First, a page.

Furthermore, the assumption that all veterans are opposed to the protest also suggests veterans would not themselves be concerned enough with police brutality to kneel. But as one former Green Beret wrote on Facebook, the unifying cause his family fought against in three generations of service was the stifling of free speech.  He argued that the players’ decision to protest is actively patriotic, embodying the peaceful disagreement the military fights on behalf of. The military as a whole is incredibly diverse, and many veterans have undoubtedly themselves experienced the sort of discrimination these gestures are meant to protest. But the services have also struggled to reflect that diversity in the upper echelons of leadership, perhaps leading many to believe that racism is an issue left on the sidelines in the armed forces.

Veterans’ views are also often much more nuanced than they are given credit for.  Former Army Ranger and Pittsburgh Steeler Alejandro Villanueva left the locker room to stand for the national anthem before Sunday’s game, while the rest of the team remained indoors. Yet, when asked about the issue, he told Fox News, “I will be the first one to hold hands with Colin Kaepernick and do something about the way minorities are being treated in the United States, the injustice that is happening with police brutality, the justice system, inequalities in pay. … You can’t do it by looking away from the people that are trying to protect our freedom and our country.”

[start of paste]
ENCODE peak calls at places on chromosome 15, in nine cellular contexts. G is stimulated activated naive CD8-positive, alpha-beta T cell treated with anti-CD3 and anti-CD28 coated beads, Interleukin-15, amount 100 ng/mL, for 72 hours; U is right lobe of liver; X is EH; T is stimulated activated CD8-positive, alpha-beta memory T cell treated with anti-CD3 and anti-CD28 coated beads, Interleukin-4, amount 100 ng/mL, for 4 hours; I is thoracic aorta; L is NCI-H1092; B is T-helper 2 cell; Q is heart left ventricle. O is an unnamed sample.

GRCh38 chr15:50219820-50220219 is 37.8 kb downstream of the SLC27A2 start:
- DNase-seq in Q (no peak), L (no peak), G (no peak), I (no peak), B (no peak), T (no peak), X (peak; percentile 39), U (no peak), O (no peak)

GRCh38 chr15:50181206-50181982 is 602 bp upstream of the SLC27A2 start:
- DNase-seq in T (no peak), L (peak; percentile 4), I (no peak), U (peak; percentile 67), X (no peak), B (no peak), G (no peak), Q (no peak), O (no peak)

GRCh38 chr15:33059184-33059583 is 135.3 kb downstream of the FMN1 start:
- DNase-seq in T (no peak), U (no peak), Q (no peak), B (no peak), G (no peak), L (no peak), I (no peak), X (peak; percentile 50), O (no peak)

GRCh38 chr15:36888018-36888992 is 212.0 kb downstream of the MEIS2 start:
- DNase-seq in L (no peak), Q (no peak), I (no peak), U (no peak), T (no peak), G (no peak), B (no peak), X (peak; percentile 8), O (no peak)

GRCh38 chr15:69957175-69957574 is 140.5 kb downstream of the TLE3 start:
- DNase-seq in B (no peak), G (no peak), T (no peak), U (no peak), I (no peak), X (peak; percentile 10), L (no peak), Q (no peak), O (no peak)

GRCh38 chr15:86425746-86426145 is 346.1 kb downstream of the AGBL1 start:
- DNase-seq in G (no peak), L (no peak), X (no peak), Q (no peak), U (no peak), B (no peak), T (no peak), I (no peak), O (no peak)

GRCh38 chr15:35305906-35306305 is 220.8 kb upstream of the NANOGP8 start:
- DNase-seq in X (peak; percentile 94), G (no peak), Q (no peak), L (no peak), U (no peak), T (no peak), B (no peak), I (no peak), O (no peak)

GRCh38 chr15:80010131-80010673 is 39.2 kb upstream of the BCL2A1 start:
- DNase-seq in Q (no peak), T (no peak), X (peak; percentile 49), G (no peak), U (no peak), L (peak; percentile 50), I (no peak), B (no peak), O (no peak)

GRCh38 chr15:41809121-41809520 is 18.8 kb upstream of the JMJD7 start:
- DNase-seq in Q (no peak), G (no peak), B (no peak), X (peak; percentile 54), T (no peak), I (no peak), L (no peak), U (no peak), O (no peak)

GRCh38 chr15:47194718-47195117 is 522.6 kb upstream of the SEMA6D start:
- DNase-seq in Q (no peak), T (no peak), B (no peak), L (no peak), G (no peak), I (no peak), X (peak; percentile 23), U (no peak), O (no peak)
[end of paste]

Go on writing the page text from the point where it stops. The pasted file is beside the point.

The isolation of the military to a few small communities has made it easier than ever to co-opt military service, when so few Americans are connected enough to veterans to contradict this tendency. Claiming the mantle of patriotism and the support of the veteran community is also good politics, as Trump has notoriously exploited in his speeches. Veterans have also historically been portrayed as conservative, though this trend has been shown to be changing over time. As political scientist Jason Dempsey found in his book, Our Army, the spectrum of political views in the military largely reflects that of the U.S. population as a whole.

Are there veterans who vehemently object to this form of protest? Absolutely. Are there veterans who would kneel in solidarity if given the chance? Absolutely. Veterans, and Americans, will likely remain divided on the manner of this protest, even if most support the players’ First Amendment right to do so. At the end of the day, the American public isn’t connected enough to the military to understand whether these characterizations are fair or accurate or that two service members with an identical military record may vehemently disagree on any number of things.

That the military has become the center of a national debate about protesting before football games is doubly unfortunate given the conversations that the public too often avoids. There’s plenty of room on the airwaves for more discussion over how to reintegrate veterans in society after service, encouraging a broader cross-section of America to serve, funding the military at a level that makes it safe to train and deploy, and perhaps even what we’re doing in Afghanistan and whether this country thinks its worth the blood and treasure we continue to spend.

The efforts of those arguing on behalf of veterans that these protests are offensive, unpatriotic, and disrespectful might be better served to advocate for veterans as people rather than as symbols.